Objective: To determine whether women with premenstrual syndrome (PMS) differ from healthy women in the extent of hyperventilation during the luteal phase of the cycle.
Design: Case report.
Setting: Medical university.
Patient(s): Three reproductive-age women with severe symptoms of PMS in whom dramatic decline in end-tidal PCO2 (PETCO2) occurred during the luteal phase of the cycle.
Intervention(s): Measurements of PETCO2, administration of GnRH agonist triptorelin. Main Outcome Measure(s): PETCO2 was determined daily by sidestream capnometry.
Result(s): The decline in PETCO2 in women with PMS was 12–18 mm Hg, on the average. This was significantly more pronounced than the decline of PETCO2 that was observed in healthy women. With the decline of PETCO2 the symptoms of PMS appeared. Symptoms disappeared at the end of the luteal phase when PETCO2 was increasing again. During treatment with the GnRH agonist, PETCO2 did not decline, and all women were free of symptoms.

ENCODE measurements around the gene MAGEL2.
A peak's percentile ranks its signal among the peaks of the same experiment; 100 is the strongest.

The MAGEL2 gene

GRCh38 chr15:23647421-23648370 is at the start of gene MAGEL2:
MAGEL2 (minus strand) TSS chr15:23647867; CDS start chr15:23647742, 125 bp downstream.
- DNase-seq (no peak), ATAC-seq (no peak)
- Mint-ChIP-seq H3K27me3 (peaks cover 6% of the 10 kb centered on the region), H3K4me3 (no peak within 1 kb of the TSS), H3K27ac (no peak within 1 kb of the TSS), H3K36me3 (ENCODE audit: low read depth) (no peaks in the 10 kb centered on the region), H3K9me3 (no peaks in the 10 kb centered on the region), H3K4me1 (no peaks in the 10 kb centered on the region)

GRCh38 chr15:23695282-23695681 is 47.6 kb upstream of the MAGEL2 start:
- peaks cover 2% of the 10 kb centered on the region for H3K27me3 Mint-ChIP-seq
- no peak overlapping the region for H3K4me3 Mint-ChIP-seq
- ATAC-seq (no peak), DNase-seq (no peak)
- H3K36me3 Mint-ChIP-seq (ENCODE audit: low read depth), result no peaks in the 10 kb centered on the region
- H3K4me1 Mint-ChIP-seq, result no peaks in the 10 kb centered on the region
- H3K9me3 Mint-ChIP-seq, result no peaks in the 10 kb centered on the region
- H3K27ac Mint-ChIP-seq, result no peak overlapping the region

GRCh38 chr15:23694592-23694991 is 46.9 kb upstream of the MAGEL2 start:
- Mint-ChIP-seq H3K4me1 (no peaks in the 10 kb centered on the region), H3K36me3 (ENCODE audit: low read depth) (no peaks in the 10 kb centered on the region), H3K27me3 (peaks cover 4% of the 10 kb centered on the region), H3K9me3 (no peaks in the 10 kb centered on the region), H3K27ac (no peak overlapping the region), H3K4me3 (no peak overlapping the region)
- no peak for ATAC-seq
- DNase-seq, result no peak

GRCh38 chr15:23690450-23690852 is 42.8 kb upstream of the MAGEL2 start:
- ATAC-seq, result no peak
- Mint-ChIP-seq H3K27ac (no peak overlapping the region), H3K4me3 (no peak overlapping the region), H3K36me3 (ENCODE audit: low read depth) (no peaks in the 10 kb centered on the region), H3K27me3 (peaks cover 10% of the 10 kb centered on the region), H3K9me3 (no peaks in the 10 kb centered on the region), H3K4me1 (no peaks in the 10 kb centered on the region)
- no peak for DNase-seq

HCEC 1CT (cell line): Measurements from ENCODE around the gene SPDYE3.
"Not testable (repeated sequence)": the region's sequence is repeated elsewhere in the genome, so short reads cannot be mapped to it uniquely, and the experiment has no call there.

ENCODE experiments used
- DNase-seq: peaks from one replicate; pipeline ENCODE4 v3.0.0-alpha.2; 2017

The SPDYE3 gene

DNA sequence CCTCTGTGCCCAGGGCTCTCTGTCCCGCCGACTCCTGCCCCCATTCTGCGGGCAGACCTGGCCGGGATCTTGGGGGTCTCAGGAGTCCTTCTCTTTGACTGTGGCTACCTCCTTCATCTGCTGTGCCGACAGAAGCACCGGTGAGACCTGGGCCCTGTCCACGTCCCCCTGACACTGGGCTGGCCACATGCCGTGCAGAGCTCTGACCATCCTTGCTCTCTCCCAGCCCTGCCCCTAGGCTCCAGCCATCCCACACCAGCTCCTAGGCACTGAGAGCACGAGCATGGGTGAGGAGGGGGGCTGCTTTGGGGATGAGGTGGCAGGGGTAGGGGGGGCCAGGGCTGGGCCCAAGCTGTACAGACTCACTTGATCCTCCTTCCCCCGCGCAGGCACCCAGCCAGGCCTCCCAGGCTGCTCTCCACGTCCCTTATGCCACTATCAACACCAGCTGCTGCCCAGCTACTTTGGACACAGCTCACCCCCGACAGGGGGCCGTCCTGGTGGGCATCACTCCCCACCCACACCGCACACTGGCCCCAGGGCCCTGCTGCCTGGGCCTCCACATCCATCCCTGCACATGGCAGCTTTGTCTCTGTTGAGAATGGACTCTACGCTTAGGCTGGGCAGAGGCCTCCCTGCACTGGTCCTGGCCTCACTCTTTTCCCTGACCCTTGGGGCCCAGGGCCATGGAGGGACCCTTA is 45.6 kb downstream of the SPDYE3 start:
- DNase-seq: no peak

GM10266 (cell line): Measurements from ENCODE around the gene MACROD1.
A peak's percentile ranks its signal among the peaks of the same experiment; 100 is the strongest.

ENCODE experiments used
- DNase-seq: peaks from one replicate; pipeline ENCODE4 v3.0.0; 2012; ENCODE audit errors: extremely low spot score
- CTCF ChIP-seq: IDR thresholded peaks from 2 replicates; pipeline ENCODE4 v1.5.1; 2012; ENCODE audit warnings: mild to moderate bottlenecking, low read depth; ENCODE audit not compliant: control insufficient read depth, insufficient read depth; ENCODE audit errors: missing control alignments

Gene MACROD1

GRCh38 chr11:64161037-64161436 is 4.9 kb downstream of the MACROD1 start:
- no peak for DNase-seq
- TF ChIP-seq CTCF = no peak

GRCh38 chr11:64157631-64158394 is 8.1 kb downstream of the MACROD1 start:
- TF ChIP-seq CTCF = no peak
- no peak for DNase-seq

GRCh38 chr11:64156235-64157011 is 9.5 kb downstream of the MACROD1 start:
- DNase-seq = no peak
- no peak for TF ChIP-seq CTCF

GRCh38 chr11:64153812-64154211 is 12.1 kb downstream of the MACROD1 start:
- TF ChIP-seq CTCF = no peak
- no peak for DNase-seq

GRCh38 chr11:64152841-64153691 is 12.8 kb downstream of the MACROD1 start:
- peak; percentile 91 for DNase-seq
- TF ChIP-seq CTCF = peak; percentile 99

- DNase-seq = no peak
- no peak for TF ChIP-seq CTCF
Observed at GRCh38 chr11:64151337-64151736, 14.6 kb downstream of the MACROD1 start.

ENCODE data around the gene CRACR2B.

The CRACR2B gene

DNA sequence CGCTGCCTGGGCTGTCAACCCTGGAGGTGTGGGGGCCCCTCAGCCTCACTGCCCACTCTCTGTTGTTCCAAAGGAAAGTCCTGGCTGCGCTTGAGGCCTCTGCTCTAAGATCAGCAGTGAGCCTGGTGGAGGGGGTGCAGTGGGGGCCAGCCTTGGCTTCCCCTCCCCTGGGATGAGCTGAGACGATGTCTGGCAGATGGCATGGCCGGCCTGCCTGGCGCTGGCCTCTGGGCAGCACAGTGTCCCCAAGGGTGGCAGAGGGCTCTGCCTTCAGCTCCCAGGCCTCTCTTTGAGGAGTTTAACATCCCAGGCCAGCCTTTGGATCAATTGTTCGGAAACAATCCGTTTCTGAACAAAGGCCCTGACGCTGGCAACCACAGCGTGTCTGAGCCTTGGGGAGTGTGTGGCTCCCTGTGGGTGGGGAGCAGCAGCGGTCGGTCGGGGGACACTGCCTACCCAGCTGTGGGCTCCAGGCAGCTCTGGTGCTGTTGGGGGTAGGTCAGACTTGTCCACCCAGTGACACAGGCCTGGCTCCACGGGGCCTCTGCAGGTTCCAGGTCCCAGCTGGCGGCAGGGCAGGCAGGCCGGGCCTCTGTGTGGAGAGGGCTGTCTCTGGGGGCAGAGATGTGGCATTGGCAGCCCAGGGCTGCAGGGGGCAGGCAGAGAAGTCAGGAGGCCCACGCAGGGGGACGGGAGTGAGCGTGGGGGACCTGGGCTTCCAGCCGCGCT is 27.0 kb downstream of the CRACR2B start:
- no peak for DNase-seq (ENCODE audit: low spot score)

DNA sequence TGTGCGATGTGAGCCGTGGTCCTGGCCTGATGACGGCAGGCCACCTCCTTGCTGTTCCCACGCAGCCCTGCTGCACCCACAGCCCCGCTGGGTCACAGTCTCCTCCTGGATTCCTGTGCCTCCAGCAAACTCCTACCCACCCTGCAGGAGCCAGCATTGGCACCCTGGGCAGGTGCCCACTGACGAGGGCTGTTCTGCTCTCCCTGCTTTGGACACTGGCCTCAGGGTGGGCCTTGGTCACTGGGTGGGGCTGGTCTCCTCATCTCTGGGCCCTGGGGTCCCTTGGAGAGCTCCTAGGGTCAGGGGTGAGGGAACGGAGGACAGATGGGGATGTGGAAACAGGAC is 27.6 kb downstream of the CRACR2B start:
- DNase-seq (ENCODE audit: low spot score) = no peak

Conclusion(s): The symptoms of PMS observed in our patients were associated with a pronounced decline of PETCO2 that occurred during the luteal phase of the cycle. Because the symptoms were similar to symptoms observed in the chronic hyperventilation syndrome it is suggested that by chronic hyperventilation. It appears that in women with PMS the sensitivity of the respiratory center to CO2 is increased more than normal by P or some other secretory product of the corpus luteum, resulting in pronounced hyperventilation with the associated clinical signs and symptoms of a chronic hyperventilation syndrome.